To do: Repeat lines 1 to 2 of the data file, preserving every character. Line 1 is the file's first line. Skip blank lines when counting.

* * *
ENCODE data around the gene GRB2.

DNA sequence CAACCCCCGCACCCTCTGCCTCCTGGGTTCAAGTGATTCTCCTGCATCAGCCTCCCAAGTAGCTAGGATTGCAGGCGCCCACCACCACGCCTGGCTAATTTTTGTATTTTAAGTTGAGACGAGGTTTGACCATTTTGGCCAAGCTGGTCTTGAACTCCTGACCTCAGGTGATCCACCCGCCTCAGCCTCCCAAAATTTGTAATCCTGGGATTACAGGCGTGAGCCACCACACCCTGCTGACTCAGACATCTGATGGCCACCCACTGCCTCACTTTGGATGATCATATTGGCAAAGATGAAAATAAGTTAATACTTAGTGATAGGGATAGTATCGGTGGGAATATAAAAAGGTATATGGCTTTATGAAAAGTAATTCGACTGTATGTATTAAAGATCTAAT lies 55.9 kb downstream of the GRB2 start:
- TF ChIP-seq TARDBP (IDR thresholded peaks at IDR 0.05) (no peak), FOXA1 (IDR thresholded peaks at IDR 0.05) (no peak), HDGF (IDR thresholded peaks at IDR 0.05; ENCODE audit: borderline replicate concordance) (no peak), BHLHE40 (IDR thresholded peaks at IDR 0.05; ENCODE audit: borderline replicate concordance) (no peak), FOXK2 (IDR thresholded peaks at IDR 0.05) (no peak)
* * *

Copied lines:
ENCODE data around the gene GRB2.

DNA sequence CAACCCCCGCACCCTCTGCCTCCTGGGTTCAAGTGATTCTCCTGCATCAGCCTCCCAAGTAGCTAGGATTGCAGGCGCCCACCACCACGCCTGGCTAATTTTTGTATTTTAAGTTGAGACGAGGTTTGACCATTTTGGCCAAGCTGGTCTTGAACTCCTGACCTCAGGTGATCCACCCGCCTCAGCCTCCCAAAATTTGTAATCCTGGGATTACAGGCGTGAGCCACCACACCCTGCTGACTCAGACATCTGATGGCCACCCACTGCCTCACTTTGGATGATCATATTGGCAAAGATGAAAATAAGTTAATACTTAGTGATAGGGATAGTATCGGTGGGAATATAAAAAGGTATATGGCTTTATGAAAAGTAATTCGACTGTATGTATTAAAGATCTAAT lies 55.9 kb downstream of the GRB2 start: